This post is about understanding tokens roles in OpenID Connect (OIDC) intégration:
OpenID Connect Specification is described at
OpenID Connect is provided on top of OAuth2 layer, defined in RFC 6749.
OpenID provides authentication which is expressed throughout an ID token. Aside ID token, an access token can be provided (depending of the type of the flow request used.)
OpenID connect provides 3 flows which are:
-Authorization Code flow
The description of the flows is provided at:
(https://openid.net/specs/openid-connect-core-1_0.html, section 3 provides a description of the different flows and token provided according to the request type)
2. Understanding ID Token role in OIDC
OpenID Connect issues an ID token and an Access Token (if requested in the OIDC request type).
An ID Token is used for authentication. The claims present in the OIDC token allows to assert/validate the identity of a user and its validity.
Duration of ID Token is represented by the claim « exp » (expired time, expressed in secs since 1/1/1970).
Issuance Authentication time is represented by the claim « iat » (issue authentication time, expressed in secs since 1/1/1970)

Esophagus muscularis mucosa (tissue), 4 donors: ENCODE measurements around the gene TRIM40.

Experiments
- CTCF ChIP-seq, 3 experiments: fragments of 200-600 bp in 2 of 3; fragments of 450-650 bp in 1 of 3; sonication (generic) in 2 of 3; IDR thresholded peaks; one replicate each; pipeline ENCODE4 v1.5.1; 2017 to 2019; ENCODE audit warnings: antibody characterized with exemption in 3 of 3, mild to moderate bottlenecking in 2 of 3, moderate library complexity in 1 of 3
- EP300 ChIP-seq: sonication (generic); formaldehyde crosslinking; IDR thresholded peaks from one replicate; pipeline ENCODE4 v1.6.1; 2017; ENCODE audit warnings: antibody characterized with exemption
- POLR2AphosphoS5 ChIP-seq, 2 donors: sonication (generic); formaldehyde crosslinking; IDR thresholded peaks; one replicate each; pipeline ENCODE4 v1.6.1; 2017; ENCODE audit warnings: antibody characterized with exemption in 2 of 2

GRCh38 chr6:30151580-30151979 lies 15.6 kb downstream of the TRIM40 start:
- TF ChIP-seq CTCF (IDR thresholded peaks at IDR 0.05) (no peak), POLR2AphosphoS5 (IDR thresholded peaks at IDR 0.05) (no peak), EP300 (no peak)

An easy way to compute it is by making the difference between « exp » and « iat » (issued token time), always expressed in seconds.
For example, Google has a validity time of 3600s, once a ID token has been issued.
3. Access Token role along ID Token in OIDC
Access Tokens are provided to grant or deny access to resources, based upon authorization server.
The scope/role of the Access Token is thus totally different from the role ID token which is used for authentication.
Some OIDC flows (Authorization Code and Hybrid) allow to cater for a refresh token.
4. Using a Refresh token in OIDC
The OpenID specification does not mandate to provide a new id token, upon a successful refresh response.
This point is left open in the spec:
12.2. Successful Refresh Response
Upon successful validation of the Refresh Token, the response body is the Token Response of Section 18.104.22.168 except that it might not contain an id_token.
Concretely, it means that upon a successful refresh response, there is always an access token, but a new ID Token delivery is not granted.
It means also that it is not be possible to perform user verification, as the existing ID Token has already expired. The new access token
generated allows to grant/deny access to the resources for the user.
Performing a refresh is typically used to allow to access limited resources (defined in the access scope) where authentication is not required.
Whenever a new ID Token is needed, the user has to re-authenticate.